Trade disruptions add uncertainty to the U.S. agricultural economy. President Trump’s recent announcement to increase the tariffs on $200 billion worth of Chinese goods continues to chip away at an already fragile sector.
On top of trade disputes and tariffs, the EPA has been granting Renewable Fuel Standard (RFS) waivers to oil refiners, which has harmed ethanol production, Nebraska has experienced devastating weather conditions, and crumbling infrastructure have all created a perfect storm for agriculture.
To help reduce the impact to U.S. farmers, the Trump administration is pursuing a second round of trade assistance programs for agriculture. During the first round of aid in the fall of 2018, corn farmers received a penny per bushel in harvested corn through the USDA’s Market Facilitation Program (MFP).
The news of a second round of trade aid has many Nebraska corn farmers concerned.
“We’ve always advocated for trade over aid,” said Dan Nerud, president of the Nebraska Corn Growers Association and farmer from Dorchester.
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“As a corn farmer, I appreciate the administration’s intent to help alleviate the losses farmers are experiencing due to trade disputes and tariffs, but a penny didn’t cut it last fall and it’s not going to cut it now. Nebraska corn farmers have lost an estimated $192 million over this last week due to increased trade tensions. A penny is a drop in the bucket.”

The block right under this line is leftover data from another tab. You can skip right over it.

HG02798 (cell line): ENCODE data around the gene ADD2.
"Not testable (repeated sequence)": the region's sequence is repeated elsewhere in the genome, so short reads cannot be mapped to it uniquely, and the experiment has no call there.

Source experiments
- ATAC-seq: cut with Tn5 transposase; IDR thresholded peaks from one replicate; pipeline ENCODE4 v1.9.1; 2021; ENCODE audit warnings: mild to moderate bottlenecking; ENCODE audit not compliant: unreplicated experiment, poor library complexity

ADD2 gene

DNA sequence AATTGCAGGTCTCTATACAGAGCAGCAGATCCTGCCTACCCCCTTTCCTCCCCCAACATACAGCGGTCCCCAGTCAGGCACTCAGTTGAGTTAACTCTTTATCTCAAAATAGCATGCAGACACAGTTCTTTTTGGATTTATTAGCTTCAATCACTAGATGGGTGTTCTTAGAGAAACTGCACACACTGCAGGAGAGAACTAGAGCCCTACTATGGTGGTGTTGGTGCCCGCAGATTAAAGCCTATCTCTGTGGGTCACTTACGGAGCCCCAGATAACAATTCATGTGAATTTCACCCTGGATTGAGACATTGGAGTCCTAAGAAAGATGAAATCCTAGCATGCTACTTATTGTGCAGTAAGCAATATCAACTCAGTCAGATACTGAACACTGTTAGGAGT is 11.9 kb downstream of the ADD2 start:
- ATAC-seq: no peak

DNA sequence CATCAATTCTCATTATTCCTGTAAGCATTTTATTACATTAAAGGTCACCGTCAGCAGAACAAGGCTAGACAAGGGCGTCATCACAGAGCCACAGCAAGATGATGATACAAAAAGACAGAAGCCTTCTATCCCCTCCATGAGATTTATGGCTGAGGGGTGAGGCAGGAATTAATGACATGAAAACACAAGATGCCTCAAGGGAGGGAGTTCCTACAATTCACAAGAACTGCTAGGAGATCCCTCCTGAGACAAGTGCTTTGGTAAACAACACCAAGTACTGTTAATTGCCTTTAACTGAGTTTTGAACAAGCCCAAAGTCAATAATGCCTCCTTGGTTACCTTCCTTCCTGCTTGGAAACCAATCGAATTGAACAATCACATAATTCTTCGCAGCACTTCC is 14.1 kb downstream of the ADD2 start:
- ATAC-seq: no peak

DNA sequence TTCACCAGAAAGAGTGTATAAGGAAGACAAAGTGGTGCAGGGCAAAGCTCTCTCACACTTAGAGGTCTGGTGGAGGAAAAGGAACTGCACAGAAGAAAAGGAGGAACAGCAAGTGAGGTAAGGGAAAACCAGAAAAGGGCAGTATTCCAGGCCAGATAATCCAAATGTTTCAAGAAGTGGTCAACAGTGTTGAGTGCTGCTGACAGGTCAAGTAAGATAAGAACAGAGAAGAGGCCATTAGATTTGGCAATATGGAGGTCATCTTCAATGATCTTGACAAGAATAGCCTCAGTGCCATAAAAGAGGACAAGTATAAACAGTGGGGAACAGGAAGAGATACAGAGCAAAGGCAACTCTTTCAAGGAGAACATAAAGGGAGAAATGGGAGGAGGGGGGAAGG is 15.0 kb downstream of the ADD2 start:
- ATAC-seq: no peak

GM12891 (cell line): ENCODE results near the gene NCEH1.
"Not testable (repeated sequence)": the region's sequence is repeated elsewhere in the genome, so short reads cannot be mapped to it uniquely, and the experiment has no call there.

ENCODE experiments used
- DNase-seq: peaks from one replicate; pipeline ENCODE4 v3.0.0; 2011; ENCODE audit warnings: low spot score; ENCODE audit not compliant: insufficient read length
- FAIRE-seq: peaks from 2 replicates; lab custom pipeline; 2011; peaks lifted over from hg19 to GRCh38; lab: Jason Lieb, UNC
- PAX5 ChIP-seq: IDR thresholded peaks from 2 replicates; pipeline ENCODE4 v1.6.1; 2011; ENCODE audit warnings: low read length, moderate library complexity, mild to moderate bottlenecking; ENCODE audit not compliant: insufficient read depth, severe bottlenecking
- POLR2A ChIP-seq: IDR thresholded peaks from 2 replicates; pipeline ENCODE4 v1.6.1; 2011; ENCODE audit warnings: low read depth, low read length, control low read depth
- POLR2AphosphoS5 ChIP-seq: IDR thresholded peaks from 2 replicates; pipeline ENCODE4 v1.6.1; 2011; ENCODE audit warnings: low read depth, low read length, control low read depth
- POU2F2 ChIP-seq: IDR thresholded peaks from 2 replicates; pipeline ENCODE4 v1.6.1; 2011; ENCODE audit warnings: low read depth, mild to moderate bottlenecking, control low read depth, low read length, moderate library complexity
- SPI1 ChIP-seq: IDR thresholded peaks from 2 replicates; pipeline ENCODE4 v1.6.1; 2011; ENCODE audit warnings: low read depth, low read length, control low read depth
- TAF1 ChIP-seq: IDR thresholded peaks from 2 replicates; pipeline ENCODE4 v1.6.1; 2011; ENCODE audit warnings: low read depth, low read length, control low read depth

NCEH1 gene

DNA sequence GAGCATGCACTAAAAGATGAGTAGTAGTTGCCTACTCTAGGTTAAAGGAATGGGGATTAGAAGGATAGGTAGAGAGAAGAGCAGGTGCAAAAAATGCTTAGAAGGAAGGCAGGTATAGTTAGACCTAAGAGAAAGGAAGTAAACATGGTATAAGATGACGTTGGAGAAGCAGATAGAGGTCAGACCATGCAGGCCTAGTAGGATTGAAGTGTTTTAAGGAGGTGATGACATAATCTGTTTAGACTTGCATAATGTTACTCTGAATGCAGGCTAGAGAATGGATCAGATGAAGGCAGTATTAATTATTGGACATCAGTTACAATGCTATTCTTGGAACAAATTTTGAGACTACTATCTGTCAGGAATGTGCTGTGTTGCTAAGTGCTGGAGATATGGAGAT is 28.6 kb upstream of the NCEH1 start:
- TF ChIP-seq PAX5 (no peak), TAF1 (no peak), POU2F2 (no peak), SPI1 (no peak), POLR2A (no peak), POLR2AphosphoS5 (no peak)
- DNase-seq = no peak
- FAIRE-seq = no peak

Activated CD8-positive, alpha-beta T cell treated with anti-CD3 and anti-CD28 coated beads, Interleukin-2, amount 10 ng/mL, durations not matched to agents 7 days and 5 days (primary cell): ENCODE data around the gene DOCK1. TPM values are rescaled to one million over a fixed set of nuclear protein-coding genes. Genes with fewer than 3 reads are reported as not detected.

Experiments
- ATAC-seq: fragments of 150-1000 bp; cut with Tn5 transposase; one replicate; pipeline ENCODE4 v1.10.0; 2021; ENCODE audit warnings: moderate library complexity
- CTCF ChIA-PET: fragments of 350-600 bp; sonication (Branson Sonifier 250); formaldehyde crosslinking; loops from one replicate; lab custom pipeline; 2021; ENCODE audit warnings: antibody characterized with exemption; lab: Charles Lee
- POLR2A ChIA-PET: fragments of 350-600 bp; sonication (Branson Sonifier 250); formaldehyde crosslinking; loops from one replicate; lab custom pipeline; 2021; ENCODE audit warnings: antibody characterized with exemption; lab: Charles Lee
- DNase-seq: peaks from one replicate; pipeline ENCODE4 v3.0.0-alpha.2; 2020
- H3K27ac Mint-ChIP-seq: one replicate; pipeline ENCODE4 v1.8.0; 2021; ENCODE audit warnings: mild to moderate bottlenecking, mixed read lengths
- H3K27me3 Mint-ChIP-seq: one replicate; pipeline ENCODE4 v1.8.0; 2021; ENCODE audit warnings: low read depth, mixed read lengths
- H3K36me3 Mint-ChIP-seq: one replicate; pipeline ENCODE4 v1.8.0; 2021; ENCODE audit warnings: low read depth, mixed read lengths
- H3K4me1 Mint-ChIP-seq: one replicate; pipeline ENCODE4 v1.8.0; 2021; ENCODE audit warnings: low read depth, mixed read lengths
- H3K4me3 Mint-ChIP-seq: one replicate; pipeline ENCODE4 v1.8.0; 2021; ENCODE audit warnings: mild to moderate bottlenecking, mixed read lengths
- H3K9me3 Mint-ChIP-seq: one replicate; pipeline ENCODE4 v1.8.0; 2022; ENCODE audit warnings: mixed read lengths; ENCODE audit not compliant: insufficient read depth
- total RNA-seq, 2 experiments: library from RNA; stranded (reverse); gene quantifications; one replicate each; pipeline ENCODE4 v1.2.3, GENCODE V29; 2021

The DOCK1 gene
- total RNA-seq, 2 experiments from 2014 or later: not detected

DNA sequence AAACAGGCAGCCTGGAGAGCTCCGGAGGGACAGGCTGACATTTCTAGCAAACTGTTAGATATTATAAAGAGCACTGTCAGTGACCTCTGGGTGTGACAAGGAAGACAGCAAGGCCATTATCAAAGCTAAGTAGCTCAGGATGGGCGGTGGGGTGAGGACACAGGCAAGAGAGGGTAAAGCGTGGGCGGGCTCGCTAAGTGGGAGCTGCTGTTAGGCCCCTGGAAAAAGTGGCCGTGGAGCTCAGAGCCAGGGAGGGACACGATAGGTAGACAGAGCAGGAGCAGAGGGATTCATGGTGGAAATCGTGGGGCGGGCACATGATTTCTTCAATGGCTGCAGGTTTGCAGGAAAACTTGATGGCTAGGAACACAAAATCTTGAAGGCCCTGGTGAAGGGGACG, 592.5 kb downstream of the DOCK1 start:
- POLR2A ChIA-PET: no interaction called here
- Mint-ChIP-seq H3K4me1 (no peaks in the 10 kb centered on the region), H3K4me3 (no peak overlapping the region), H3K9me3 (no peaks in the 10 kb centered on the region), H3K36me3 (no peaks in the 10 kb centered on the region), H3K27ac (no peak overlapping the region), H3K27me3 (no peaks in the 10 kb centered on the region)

In response to a farm aid package, the Nebraska Corn Growers Association (NeCGA) and the Nebraska Corn Board (NCB) are working in collaboration with the National Corn Growers Association (NCGA) to activate corn farmers across the state as well as throughout the entire Corn Belt.
Corn farmers are being asked to contact the White House directly to voice their concerns regarding the proposed aid package. Additionally, both NeCGA and NCB submitted formal letters to the Trump administration as well as Nebraska’s congressional delegation seeking their support during these times of trade disruptions.
“I’m not sure how much longer some corn farmers can withstand seeing corn prices in the red,” said David Bruntz, chairman of the Nebraska Corn Board and farmer from Friend.
“Nationally, trade disputes have already caused a $6.3 billion loss to corn farmers in 2018. While we’ve been patient in trade negotiations, we still don’t have an updated NAFTA and still haven’t resolved disputes with China. It will take more than a penny per bushel trade assistance package to help corn farmers.”
Corn farmers wanting to participate in Nebraska Corn’s call to action request can do so by emailing President Trump, or they can contact the White House directly at 202-456-1414.